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Why you can’t find good employees…and what to do about it


Yes, everyone is talking about it. The great resignation. Record numbers of people who do not want to go back to their old jobs. The fact that for the first time that we can remember, the number of jobs available exceeds the number of people looking for them.

I hear you. I know you’ve tried everything to try to find good people. If you’ve offered a $1000 bonus for signing on with you if they stay for 90 days.

Why isn’t it working?

To begin with, let’s look at all the moving parts. What are the key elements involved in finding, recruiting and hiring the right person?

Let’s break this into four major areas:

  1. The recruiting phase

  2. The hiring phase

  3. The onboarding and training phase

  4. The development and retention phase

In the recruiting phase, you first have to write an awesome job description. Most job descriptions only include the tasks and responsibilities, and a tiny bit about the company. If you want to find the right fit for your company, you need to include your company values, and a bit about your company culture. Since the competition is fierce right now, it is advisable to put in the range of salary as well as the benefits and opportunities for growth.

Did you know that most employees quit their jobs because there was no opportunity for them to grow or advance their careers?

Next, where you post your job is also critical. Sometimes your industry association that will let you post jobs on their website, for others indeed.com and craigslist.com can work really well.

In Phase 2, the hiring phase, let’s say you have a candidate and you would like to make them an offer. Did you do a “preview work session”? During the hiring process, did you have them come in and work side-by-side with someone for the day? This is a great way to give people a real live experience of what the job requires and whether they would like it or not. Even for a small business, I recommend the 4-hour “working interview.” You pay that person for their time and you give them some tasks to do, and some instructions to follow. It’s a sure-fire way to see if this person understands your way of managing, if they pick up things quickly or slowly, what their learning style is and, most importantly, whether or not you like to hang out with them.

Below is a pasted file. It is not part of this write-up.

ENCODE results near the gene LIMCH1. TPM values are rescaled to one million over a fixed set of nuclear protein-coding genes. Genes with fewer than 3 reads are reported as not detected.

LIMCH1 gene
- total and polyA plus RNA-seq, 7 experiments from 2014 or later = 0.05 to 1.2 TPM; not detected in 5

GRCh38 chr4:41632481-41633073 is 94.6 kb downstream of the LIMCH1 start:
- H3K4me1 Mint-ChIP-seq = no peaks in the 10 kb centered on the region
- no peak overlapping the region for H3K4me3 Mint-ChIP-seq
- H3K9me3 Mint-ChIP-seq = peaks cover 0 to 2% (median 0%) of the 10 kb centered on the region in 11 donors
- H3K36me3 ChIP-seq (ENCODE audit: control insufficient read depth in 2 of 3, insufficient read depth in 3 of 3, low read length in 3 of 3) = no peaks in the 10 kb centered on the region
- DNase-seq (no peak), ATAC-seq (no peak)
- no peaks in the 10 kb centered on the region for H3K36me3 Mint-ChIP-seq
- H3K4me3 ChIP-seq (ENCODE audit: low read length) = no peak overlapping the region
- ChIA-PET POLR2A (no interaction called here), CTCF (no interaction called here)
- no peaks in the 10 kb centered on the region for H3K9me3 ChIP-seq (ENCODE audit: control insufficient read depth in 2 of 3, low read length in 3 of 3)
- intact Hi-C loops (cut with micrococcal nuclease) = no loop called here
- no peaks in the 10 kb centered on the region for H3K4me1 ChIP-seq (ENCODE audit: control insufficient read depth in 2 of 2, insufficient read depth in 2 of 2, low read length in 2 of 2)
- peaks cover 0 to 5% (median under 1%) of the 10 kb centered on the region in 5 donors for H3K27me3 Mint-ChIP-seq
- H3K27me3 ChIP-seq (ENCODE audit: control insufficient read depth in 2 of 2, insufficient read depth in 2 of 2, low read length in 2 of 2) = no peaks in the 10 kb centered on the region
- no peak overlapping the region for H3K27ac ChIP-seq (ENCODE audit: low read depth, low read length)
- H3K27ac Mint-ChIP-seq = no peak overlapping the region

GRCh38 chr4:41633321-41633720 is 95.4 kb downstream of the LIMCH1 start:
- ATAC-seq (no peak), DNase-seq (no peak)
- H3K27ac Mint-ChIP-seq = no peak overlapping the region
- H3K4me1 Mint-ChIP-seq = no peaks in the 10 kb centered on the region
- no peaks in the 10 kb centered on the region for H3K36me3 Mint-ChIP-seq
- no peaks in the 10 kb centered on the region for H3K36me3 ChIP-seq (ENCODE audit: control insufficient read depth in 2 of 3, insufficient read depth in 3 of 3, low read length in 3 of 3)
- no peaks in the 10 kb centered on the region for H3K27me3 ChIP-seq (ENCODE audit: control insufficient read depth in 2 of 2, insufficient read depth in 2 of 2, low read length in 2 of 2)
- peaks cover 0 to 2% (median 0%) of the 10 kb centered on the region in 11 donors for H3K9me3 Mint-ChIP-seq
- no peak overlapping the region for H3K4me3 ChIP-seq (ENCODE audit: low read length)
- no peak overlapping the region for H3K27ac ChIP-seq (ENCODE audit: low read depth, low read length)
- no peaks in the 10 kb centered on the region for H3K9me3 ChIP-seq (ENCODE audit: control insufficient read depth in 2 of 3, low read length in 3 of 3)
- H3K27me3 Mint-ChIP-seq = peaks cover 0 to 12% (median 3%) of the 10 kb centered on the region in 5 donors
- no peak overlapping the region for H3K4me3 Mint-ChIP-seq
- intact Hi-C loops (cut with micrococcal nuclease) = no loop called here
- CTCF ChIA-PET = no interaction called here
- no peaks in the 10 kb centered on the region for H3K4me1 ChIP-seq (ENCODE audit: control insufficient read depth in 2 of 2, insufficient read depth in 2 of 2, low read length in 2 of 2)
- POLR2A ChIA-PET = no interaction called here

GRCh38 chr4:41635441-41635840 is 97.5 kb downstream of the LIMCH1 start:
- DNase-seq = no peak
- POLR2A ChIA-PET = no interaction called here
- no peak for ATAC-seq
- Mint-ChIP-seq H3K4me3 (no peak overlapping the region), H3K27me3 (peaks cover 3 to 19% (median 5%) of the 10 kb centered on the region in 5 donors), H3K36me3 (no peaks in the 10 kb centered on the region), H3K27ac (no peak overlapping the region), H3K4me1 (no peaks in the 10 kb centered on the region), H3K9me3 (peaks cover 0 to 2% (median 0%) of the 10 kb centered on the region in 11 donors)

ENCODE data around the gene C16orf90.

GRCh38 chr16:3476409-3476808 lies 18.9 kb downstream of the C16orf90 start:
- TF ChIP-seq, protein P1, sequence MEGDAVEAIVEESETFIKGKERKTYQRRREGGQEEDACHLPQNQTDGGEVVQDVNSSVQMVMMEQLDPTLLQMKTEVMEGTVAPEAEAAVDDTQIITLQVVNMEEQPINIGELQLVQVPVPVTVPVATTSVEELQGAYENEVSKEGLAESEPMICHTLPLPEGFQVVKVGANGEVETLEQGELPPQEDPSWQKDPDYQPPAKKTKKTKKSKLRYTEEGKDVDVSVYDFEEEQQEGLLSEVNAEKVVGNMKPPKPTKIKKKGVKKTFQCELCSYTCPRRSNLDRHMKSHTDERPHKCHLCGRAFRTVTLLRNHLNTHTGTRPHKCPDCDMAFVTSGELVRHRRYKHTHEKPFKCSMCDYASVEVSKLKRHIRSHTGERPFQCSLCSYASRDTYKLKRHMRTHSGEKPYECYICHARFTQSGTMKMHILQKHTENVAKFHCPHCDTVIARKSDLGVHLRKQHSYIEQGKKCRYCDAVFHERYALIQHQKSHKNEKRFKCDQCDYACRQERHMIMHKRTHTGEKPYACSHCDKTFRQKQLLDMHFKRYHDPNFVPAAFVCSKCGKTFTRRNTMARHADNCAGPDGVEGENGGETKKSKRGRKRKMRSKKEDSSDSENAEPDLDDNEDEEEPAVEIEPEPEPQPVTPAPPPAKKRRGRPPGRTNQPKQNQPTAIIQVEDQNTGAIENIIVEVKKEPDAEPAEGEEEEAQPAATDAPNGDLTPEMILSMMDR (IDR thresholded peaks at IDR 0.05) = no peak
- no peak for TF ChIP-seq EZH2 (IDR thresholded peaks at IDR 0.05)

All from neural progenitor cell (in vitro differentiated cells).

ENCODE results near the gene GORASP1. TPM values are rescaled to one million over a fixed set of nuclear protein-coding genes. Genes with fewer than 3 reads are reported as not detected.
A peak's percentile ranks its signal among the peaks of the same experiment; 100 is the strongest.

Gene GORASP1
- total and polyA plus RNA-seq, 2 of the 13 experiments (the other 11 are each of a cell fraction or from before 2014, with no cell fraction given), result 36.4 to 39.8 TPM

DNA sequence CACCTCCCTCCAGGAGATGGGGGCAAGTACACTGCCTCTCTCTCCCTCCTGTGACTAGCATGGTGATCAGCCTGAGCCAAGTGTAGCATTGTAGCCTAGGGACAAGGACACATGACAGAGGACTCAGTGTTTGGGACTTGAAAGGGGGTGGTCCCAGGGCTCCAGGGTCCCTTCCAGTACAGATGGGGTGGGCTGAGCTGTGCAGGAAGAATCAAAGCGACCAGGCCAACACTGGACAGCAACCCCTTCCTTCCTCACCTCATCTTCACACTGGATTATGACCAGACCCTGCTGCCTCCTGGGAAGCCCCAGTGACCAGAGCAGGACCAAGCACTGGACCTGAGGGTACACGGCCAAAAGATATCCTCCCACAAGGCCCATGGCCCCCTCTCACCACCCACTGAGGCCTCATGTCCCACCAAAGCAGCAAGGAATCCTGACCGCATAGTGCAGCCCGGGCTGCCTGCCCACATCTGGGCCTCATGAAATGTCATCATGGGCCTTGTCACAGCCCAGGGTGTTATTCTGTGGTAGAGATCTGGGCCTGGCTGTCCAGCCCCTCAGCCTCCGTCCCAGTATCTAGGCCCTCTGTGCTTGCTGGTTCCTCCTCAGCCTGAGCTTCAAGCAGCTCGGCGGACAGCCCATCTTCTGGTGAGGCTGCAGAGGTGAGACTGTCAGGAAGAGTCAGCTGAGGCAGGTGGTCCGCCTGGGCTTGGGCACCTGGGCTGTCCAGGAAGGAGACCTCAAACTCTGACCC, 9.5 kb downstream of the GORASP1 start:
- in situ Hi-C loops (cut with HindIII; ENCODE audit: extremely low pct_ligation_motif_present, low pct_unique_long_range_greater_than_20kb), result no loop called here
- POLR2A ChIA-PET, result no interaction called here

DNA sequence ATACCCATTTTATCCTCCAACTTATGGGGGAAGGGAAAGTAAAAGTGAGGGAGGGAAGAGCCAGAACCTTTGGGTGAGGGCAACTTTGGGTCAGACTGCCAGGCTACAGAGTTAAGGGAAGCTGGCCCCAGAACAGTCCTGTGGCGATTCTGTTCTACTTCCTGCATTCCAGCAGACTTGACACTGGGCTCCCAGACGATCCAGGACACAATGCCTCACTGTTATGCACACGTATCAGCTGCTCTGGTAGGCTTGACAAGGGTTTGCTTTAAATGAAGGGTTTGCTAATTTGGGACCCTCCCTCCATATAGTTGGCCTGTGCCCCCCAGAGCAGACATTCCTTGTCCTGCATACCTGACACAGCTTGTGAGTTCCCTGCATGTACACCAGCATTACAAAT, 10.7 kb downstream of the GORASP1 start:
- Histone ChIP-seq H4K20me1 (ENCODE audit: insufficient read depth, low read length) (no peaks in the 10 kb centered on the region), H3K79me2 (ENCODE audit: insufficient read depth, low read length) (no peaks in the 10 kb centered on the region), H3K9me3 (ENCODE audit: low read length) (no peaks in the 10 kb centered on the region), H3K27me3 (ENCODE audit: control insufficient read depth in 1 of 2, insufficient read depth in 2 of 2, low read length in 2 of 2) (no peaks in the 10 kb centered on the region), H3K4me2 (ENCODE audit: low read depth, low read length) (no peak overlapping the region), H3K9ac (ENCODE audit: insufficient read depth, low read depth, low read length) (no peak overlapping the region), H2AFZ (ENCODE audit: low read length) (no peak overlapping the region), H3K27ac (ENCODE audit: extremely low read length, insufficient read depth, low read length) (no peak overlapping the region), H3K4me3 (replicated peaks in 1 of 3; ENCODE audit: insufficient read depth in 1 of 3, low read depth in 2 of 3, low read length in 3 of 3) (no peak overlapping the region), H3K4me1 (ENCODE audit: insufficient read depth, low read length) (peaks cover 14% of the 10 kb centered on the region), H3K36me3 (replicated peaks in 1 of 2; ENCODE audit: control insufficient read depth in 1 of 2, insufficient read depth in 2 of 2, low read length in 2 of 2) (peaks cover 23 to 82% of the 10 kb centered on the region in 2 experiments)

During the onboarding phase, Phase 3, you want to make sure they are integrated into the company, and have a good relationship with their new supervisor/manager. Some companies like to give their new hires a buddy who can introduce them to people across different departments or across functions and answer any questions that they might have. I like this idea a lot. There should be a company orientation along with an employee manual that lets this new person know where all the resources are and the phone numbers to call so they’re not completely lost.

This onboarding process is not the same as training the person in the new job. Now they need to get trained in how to do the job. What software programs are you using? What are the metrics for success and goals for their job? How will they know if they are doing it correctly or not? How do you want them to report to you?

It takes anywhere from three weeks to three months for someone to actually be fully useful to the company. You need to schedule time each week to make sure this new hire has all the tools they need to be successful in their new job, especially if you are their manager/owner.

Phase 4 also includes continuous development for that employee. This may look like giving them an offsite training that gives them new skills that will be useful on the job. It can also mean day-long trainings in house, mentoring or coaching.

Also recognize the new hire’s experience in the first 90 days and their relationship with their direct supervisor are the main reasons why people leave.

All of these are preventable problems. Improving your recruiting and hiring process is the most essential thing and, fortunately, the most in your control.

For more on this topic please contact me at: epicmindconsulting.com

Mary O'Connor